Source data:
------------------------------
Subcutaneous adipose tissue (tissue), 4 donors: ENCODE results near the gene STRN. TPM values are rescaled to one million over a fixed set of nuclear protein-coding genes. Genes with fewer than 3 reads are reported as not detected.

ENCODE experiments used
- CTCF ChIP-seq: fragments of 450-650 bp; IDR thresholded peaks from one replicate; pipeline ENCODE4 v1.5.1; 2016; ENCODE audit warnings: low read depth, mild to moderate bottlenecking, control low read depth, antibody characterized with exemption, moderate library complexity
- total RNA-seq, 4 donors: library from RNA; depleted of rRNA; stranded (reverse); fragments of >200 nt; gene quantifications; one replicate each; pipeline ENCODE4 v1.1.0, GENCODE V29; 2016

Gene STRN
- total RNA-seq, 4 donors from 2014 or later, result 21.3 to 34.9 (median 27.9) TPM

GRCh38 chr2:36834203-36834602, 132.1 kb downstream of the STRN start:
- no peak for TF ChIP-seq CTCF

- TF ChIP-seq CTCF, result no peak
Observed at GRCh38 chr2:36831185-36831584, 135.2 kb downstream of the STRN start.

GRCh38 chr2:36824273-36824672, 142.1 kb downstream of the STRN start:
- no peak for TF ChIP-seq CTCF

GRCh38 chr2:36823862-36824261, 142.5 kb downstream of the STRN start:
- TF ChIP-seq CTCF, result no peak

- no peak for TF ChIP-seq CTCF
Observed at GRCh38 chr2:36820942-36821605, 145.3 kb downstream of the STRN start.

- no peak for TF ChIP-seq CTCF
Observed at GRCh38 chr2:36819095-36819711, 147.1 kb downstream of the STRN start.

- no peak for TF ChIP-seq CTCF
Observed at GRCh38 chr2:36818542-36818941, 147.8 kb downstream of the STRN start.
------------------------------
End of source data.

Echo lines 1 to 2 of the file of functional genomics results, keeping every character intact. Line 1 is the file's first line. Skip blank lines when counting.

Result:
Subcutaneous adipose tissue (tissue), 4 donors: ENCODE results near the gene STRN. TPM values are rescaled to one million over a fixed set of nuclear protein-coding genes. Genes with fewer than 3 reads are reported as not detected.

ENCODE experiments used